“COVID-19 home test kits contain various chemicals including inorganic phosphate, ProClin 300 (a surfactant), and sodium azide,” Kelly Johnson-Arbor, MD, a medical toxicologist and co-medical director at the National Capital Poison Center, told Verywell. “Of these chemicals, sodium azide is the most concerning as it is recognized as a potent poison.” 

Sodium azide is a colorless, tasteless, and odorless powder used in car airbags, farming for pest control, and detonators/other explosives. The chemical is also used in the process of manufacturing beer, wine, and rubber. Rapid antigen tests including BinaxNow, BD Veritor, Flowflex, and Celltrion DiaTrust all contain this chemical.

For COVID-19 at-home tests, sodium azide is the chemical that you apply to the swab after you swab your nostrils, Jamie Alan, PhD, PharmD, associate professor of pharmacology and toxicology at Michigan State University, told Verywell in an email. While there is a very small amount of sodium azide in each test, Alan said it’s still possible tests can cause accidental poisoning.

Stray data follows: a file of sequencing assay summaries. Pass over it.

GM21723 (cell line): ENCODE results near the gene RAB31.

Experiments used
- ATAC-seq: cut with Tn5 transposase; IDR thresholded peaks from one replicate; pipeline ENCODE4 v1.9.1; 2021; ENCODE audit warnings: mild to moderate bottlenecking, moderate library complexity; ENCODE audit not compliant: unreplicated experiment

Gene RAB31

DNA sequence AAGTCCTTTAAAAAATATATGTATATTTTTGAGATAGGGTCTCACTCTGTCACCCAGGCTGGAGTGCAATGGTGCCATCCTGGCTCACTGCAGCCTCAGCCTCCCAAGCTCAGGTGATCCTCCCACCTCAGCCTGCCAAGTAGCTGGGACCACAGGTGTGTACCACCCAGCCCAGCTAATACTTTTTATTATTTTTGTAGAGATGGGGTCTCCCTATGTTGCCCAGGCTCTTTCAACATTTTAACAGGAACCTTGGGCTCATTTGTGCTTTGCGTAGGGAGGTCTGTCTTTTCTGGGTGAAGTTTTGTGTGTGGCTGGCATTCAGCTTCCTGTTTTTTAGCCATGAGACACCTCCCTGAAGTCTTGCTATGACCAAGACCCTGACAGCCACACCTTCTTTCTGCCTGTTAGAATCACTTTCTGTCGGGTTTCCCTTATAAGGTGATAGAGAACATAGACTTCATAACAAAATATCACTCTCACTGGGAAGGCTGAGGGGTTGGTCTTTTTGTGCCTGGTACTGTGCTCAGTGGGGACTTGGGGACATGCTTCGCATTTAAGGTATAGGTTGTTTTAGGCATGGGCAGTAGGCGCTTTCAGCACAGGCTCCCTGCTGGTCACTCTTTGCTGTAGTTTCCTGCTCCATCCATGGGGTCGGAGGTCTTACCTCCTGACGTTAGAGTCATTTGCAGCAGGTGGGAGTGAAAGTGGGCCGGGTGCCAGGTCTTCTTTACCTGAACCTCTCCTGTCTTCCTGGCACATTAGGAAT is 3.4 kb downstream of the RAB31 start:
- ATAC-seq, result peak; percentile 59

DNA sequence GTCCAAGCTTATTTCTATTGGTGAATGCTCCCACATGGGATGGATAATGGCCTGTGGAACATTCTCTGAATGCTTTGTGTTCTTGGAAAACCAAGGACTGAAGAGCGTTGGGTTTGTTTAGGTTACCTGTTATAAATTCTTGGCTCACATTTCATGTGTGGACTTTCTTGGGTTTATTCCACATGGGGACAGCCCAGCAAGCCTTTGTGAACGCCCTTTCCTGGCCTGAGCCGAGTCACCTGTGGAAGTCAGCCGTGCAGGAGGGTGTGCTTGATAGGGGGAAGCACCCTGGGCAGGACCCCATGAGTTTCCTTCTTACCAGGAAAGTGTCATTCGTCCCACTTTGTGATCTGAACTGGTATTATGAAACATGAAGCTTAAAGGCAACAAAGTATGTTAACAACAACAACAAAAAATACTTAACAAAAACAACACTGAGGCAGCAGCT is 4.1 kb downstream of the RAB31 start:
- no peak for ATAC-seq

“If you swallow this compound or have direct contact with your eyes it can be toxic,” Alan said. “This is because it prevents your cells from using oxygen, causing your body’s cells to die.”

When sodium azide contaminates food or water, is swallowed, or is released into the air, it can be dangerous to adults and children, according to the Centers for Disease Control and Prevention (CDC).

So far Poison Control reports that most cases of accidental ingestion or exposure have led to some irritation or mild symptoms.